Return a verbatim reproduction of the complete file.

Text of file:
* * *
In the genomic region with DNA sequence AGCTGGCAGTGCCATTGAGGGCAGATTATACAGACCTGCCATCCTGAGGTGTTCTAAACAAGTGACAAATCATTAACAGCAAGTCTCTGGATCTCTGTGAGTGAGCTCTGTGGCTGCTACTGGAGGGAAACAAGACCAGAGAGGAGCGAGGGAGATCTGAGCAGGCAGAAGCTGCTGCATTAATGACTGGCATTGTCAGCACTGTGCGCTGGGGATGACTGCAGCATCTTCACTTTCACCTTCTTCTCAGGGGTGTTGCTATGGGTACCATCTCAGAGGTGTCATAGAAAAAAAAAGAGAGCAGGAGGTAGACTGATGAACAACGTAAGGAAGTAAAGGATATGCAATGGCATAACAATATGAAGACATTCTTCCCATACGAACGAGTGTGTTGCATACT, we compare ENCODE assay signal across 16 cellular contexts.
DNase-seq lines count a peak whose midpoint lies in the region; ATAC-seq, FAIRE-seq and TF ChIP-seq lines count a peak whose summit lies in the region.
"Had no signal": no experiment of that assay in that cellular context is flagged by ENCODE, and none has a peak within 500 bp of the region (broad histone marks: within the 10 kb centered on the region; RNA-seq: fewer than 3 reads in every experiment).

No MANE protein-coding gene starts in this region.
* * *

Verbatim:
In the genomic region with DNA sequence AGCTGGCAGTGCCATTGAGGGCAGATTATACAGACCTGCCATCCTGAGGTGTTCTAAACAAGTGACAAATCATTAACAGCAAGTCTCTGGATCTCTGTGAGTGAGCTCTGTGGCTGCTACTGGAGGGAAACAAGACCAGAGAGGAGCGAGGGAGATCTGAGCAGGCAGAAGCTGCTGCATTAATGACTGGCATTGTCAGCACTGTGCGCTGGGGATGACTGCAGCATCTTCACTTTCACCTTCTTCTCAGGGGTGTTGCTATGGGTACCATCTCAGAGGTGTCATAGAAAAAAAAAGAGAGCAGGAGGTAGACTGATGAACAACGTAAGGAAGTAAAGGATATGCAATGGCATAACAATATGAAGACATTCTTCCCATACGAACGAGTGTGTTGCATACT, we compare ENCODE assay signal across 16 cellular contexts.
DNase-seq lines count a peak whose midpoint lies in the region; ATAC-seq, FAIRE-seq and TF ChIP-seq lines count a peak whose summit lies in the region.
"Had no signal": no experiment of that assay in that cellular context is flagged by ENCODE, and none has a peak within 500 bp of the region (broad histone marks: within the 10 kb centered on the region; RNA-seq: fewer than 3 reads in every experiment).

No MANE protein-coding gene starts in this region.